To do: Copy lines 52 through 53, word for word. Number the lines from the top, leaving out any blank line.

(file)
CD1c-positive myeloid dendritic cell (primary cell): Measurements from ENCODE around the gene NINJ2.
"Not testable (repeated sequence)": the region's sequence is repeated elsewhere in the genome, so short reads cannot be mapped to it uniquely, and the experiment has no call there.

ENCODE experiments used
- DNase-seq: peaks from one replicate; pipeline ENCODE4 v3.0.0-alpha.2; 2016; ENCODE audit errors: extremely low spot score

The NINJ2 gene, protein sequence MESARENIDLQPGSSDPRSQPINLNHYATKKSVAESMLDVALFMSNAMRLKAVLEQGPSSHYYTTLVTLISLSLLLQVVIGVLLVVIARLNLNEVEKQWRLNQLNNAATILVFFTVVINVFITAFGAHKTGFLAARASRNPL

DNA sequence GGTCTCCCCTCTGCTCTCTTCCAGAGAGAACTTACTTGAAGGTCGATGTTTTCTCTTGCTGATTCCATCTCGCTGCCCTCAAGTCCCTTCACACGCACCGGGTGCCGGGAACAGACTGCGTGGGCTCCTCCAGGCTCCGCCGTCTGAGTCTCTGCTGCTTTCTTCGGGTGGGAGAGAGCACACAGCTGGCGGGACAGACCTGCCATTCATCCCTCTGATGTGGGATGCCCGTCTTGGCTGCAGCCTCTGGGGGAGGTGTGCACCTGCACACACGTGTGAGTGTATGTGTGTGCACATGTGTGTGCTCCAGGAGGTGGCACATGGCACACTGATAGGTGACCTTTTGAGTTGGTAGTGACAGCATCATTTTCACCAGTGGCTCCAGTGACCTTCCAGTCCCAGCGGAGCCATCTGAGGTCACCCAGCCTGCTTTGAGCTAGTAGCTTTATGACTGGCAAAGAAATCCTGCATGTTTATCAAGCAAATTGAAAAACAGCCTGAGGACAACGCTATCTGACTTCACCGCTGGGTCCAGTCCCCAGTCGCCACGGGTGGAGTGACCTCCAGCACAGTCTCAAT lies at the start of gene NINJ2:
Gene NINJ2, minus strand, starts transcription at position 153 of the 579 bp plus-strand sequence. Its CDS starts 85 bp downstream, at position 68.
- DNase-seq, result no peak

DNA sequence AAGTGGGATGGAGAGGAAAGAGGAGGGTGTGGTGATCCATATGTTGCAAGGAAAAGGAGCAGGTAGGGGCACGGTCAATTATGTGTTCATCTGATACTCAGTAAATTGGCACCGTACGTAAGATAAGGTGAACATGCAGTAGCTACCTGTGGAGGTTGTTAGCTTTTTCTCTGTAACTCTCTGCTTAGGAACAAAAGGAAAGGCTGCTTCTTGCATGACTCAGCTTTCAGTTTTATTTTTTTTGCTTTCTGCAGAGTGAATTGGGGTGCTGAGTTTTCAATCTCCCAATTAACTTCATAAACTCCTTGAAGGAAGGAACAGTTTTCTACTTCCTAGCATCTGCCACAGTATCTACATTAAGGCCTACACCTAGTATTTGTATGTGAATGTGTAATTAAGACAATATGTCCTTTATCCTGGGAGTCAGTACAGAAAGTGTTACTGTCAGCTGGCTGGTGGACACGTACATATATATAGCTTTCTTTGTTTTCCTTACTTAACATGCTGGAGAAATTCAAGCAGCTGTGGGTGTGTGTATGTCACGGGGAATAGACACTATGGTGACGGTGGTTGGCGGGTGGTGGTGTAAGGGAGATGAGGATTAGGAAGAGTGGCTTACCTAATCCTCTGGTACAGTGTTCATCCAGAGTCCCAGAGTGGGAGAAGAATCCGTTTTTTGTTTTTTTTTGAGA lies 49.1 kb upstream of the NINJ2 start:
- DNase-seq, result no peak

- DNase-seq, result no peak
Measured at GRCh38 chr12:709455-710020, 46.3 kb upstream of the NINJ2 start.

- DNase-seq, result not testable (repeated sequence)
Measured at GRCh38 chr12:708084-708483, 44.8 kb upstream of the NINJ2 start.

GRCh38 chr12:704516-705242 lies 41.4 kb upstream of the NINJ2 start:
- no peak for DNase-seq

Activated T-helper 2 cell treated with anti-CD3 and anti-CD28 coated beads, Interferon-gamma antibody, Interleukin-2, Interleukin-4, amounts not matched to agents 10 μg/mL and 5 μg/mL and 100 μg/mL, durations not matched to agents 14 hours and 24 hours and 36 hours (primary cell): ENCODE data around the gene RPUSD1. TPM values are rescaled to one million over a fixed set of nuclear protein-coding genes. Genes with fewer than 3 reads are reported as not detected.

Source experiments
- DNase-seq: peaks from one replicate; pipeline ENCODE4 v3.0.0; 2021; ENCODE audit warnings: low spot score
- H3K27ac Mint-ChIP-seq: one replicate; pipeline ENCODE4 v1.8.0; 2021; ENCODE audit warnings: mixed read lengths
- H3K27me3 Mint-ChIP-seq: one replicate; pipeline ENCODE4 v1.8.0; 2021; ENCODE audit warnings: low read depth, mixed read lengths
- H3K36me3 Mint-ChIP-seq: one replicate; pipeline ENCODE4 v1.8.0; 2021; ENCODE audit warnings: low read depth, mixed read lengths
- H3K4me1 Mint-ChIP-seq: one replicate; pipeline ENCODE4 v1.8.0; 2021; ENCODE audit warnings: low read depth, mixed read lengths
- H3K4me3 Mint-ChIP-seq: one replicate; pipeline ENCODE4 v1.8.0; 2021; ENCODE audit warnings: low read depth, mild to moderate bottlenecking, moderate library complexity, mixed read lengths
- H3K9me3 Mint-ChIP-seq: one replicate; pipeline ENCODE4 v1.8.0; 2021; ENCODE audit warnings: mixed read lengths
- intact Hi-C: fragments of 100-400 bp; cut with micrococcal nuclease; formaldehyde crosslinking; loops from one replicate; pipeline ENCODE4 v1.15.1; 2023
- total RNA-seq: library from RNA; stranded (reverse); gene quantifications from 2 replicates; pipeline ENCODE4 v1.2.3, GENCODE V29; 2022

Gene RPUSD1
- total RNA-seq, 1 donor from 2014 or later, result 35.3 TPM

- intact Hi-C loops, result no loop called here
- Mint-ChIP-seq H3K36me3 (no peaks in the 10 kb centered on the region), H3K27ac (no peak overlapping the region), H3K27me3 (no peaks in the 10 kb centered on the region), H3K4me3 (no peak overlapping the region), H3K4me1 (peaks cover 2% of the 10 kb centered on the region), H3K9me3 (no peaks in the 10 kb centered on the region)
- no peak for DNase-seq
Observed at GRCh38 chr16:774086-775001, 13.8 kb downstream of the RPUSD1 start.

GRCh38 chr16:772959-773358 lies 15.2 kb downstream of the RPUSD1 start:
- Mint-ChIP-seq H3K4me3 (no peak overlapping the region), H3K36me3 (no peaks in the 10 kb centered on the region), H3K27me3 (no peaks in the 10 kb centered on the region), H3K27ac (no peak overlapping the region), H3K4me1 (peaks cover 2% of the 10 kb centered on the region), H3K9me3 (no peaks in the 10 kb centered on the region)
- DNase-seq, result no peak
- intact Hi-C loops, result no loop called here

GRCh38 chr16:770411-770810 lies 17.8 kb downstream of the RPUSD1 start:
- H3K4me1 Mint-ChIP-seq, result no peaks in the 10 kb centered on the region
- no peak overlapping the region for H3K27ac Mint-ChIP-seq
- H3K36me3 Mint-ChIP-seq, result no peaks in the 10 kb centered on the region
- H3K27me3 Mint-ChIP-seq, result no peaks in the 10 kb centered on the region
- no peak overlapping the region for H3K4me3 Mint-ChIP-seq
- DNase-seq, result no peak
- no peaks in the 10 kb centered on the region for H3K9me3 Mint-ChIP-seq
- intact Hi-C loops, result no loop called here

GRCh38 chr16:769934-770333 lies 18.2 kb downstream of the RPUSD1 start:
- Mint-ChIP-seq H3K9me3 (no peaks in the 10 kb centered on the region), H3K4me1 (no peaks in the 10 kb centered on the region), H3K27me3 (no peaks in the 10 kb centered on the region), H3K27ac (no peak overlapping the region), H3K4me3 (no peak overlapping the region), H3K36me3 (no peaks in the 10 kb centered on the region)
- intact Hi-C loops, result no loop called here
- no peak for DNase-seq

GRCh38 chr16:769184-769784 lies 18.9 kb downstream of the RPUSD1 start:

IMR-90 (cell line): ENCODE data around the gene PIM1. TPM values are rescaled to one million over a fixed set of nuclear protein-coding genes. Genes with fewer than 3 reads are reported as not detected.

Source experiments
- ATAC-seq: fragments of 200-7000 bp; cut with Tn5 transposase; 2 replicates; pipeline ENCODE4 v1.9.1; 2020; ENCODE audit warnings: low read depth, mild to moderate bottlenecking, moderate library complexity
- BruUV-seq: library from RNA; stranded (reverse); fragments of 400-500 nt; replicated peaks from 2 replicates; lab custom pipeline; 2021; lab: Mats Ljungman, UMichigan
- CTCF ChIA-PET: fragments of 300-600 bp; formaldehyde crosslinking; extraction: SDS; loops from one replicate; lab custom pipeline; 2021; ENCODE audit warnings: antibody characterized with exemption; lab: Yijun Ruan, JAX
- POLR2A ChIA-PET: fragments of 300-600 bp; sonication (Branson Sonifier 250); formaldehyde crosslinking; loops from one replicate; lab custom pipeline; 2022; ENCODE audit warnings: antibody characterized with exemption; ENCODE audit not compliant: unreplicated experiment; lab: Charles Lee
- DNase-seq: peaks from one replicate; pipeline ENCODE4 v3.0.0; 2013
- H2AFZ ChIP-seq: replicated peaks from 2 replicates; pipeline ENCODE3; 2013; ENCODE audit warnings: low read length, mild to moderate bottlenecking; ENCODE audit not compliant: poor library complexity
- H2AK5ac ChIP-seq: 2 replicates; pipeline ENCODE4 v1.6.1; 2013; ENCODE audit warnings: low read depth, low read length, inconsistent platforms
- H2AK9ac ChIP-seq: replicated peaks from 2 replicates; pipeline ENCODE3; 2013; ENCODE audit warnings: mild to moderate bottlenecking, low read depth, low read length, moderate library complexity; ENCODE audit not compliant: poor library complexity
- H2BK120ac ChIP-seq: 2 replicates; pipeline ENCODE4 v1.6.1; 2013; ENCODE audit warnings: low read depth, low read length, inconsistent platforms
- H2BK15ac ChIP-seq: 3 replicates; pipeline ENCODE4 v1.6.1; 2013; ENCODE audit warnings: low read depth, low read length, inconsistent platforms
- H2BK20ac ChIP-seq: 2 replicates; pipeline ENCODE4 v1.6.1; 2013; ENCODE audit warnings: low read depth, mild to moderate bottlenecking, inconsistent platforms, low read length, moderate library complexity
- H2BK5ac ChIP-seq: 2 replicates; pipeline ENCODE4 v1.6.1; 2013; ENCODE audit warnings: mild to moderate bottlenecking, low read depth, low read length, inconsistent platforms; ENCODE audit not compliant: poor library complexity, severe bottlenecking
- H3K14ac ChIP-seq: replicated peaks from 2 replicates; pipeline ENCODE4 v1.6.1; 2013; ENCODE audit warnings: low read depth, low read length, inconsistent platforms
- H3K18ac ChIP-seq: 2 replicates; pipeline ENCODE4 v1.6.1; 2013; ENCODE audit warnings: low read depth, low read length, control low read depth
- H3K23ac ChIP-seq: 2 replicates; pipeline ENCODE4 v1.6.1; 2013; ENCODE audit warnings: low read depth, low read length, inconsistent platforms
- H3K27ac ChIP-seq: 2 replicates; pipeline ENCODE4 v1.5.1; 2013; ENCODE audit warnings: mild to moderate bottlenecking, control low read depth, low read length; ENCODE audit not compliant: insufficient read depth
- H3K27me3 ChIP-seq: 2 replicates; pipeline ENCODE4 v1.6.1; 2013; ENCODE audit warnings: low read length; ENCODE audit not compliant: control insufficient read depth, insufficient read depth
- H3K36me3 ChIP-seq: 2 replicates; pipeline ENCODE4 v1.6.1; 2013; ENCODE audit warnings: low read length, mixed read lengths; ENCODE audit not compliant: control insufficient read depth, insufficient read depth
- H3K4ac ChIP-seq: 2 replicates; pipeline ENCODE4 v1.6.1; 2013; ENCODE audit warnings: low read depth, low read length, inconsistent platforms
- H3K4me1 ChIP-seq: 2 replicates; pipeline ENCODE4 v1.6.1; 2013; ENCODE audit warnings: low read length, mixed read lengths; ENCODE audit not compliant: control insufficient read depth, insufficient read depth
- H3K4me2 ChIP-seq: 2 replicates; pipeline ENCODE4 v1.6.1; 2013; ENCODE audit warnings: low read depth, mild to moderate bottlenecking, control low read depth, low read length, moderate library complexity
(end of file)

IMR-90 (cell line): ENCODE data around the gene PIM1. TPM values are rescaled to one million over a fixed set of nuclear protein-coding genes. Genes with fewer than 3 reads are reported as not detected.

Source experiments